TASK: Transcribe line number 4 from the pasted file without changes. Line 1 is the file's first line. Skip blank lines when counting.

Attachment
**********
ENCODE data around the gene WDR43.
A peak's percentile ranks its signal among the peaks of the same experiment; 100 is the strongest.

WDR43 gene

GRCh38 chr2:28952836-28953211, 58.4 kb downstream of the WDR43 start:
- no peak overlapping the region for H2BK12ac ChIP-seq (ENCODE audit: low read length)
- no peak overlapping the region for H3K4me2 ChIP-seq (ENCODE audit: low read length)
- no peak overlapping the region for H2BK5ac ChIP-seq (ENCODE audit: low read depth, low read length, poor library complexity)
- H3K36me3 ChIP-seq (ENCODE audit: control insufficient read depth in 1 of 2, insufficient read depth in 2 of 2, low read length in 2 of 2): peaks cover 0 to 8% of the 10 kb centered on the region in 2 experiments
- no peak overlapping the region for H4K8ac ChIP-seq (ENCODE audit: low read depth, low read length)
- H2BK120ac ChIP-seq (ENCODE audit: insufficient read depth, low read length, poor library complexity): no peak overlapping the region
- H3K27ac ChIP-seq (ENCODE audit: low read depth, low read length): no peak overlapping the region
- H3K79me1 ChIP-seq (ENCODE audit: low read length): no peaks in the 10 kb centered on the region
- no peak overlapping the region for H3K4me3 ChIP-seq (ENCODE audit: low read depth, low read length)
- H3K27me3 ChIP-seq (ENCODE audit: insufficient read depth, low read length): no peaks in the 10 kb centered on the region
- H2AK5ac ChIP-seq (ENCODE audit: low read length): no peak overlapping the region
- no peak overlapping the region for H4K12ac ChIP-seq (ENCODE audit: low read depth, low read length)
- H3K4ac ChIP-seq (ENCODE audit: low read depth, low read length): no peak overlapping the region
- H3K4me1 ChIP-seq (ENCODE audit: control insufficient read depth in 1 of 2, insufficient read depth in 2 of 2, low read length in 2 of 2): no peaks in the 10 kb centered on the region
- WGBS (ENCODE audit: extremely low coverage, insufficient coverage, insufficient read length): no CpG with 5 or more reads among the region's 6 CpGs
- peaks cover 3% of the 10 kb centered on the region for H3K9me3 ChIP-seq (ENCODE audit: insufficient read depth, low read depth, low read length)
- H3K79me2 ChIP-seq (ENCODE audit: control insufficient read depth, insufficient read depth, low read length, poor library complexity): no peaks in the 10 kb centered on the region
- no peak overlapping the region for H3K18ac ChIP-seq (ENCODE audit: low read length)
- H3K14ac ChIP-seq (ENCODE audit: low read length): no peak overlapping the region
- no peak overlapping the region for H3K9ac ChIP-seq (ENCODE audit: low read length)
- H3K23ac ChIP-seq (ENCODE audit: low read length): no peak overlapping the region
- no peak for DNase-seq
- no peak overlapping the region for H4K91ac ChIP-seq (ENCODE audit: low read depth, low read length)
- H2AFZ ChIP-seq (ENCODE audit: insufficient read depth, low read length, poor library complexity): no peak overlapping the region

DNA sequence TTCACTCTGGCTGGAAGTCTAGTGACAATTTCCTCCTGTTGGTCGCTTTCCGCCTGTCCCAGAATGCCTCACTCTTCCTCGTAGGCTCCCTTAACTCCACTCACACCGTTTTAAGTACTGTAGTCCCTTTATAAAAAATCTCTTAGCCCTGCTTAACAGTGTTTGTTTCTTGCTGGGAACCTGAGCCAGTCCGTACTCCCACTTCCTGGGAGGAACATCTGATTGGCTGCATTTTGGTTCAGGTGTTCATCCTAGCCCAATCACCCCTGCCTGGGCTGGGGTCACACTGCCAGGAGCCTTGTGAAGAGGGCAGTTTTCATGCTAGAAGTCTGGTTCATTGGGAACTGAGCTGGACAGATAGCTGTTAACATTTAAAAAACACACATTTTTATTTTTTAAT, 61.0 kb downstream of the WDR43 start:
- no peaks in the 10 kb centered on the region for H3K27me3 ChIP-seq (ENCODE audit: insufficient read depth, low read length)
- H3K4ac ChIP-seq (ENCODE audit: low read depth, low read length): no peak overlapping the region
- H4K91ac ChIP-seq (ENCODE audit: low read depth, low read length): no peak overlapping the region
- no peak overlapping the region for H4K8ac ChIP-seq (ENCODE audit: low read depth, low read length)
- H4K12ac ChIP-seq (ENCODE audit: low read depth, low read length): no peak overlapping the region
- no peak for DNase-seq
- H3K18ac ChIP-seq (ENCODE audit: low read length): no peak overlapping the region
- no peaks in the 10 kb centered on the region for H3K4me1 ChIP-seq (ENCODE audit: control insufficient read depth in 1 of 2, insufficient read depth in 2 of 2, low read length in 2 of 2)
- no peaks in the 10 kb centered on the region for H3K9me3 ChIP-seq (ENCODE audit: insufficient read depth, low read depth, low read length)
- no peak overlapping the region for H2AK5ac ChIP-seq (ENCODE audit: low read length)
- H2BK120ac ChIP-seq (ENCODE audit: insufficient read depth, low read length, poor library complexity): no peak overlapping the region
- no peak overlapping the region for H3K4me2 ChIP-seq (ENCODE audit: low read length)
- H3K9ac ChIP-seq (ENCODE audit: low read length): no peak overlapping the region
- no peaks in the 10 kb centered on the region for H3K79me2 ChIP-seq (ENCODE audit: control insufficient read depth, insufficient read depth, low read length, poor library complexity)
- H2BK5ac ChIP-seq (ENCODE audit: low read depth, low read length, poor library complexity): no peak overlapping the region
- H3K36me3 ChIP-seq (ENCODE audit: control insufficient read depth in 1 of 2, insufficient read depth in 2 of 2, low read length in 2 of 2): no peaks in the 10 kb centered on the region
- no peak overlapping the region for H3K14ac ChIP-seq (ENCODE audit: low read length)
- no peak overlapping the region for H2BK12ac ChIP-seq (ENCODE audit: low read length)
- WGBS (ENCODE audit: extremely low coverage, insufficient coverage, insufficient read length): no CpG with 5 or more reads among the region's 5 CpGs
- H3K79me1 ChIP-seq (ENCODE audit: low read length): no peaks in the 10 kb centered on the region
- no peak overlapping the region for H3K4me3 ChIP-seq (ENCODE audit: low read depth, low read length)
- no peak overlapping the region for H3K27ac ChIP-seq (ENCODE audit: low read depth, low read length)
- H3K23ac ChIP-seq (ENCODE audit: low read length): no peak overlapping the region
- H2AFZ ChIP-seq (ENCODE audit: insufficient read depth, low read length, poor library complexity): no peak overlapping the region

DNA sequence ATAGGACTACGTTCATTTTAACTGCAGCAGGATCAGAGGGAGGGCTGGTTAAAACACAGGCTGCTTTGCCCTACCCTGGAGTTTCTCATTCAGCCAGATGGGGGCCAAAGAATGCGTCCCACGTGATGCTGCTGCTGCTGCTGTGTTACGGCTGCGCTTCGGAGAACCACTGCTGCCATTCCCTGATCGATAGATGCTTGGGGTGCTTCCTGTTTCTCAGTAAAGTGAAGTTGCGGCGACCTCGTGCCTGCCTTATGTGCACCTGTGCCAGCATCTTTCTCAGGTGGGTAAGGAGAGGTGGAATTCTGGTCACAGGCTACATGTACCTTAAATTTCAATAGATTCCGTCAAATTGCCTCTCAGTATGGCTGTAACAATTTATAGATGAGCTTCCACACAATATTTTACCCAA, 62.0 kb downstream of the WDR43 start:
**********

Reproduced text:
GRCh38 chr2:28952836-28953211, 58.4 kb downstream of the WDR43 start: